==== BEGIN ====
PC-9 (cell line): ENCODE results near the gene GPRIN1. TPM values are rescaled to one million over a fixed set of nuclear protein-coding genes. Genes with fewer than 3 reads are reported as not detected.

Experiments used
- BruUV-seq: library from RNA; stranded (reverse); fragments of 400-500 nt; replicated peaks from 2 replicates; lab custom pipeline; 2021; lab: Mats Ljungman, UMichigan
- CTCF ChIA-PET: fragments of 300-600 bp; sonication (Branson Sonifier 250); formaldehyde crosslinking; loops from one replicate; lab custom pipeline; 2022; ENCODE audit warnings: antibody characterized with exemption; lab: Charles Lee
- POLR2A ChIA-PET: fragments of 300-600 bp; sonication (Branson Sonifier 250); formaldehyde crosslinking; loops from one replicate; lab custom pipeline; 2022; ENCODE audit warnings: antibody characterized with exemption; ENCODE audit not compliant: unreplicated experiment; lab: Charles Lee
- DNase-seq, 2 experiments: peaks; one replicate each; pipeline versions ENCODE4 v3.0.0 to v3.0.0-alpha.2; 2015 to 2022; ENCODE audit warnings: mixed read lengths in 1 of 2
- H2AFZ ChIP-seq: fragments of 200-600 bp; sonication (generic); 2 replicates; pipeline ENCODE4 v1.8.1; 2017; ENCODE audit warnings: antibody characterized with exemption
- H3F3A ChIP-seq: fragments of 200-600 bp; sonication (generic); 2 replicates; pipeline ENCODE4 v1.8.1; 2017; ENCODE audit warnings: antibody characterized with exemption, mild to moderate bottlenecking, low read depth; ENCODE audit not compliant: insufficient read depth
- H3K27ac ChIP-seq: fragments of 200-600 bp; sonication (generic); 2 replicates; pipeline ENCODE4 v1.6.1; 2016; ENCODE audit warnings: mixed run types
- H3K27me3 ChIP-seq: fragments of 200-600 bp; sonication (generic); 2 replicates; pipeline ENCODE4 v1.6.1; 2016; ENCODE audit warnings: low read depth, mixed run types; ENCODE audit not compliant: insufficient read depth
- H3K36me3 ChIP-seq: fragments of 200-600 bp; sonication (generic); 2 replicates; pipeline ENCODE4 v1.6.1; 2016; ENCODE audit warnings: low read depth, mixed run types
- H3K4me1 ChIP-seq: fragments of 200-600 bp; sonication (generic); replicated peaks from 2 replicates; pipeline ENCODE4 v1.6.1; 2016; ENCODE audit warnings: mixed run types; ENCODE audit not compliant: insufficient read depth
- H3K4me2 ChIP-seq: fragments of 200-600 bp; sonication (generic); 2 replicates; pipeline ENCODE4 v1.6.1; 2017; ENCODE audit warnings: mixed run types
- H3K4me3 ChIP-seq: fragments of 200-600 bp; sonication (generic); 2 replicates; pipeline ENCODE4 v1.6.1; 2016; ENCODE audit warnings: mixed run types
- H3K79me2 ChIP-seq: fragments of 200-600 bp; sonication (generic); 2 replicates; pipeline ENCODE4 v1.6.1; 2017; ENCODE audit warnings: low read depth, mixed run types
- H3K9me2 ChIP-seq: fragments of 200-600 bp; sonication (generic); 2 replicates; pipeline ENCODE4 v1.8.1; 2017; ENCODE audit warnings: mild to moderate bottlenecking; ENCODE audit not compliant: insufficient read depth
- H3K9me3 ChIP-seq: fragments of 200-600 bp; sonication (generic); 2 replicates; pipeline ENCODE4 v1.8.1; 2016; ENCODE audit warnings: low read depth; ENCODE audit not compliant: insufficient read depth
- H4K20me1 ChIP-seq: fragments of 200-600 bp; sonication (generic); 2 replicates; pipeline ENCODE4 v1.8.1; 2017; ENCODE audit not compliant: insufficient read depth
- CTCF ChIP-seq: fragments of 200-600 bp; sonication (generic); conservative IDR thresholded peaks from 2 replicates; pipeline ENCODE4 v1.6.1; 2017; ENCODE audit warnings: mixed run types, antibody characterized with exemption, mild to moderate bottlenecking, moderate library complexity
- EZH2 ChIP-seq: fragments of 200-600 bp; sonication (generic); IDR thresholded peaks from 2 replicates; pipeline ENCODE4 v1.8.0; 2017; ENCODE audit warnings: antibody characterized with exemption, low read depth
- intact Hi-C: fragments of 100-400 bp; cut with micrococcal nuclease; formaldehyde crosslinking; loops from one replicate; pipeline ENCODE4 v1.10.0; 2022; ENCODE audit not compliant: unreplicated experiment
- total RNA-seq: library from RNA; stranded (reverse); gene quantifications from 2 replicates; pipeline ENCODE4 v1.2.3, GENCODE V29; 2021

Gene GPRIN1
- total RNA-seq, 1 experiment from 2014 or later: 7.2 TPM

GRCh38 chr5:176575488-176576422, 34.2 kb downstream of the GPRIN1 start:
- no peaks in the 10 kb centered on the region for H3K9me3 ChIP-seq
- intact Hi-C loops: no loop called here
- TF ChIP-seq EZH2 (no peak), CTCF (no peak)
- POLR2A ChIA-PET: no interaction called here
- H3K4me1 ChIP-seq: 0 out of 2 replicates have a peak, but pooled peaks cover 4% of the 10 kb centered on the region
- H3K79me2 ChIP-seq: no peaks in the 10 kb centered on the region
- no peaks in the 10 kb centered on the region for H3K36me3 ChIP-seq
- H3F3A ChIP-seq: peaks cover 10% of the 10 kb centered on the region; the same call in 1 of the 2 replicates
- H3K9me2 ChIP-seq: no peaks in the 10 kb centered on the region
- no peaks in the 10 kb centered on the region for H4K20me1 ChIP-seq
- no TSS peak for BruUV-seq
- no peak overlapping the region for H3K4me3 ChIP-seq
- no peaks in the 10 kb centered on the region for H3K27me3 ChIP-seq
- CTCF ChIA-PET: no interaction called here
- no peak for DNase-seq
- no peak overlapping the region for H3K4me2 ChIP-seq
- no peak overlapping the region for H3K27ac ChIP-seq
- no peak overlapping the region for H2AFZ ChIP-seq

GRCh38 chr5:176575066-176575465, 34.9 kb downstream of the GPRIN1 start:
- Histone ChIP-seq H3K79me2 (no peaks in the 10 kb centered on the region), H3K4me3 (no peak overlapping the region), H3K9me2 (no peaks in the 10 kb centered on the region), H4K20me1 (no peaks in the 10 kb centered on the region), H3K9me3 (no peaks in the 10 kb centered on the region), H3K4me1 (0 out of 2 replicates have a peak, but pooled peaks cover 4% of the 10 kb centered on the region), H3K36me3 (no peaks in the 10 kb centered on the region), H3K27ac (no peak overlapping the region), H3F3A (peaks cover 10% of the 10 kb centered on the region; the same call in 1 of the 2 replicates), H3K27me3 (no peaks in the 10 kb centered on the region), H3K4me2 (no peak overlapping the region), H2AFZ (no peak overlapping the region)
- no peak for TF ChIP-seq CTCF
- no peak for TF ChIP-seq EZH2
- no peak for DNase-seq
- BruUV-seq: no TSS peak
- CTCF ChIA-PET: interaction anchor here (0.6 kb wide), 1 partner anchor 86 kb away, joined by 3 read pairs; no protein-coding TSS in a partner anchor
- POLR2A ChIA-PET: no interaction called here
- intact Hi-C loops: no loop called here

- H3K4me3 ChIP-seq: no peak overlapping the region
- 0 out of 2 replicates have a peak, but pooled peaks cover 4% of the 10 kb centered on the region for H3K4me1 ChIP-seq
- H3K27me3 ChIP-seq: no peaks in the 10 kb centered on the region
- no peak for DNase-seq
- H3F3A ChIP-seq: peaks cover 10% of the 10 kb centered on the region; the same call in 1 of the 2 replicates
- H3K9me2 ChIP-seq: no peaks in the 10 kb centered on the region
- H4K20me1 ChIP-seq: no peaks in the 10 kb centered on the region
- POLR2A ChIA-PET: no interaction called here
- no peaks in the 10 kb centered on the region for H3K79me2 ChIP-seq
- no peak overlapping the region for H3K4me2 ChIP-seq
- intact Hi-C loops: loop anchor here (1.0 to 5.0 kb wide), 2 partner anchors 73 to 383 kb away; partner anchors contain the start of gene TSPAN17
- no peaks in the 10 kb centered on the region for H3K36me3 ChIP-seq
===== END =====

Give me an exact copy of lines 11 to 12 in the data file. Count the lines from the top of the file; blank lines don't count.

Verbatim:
- H3K36me3 ChIP-seq: fragments of 200-600 bp; sonication (generic); 2 replicates; pipeline ENCODE4 v1.6.1; 2016; ENCODE audit warnings: low read depth, mixed run types
- H3K4me1 ChIP-seq: fragments of 200-600 bp; sonication (generic); replicated peaks from 2 replicates; pipeline ENCODE4 v1.6.1; 2016; ENCODE audit warnings: mixed run types; ENCODE audit not compliant: insufficient read depth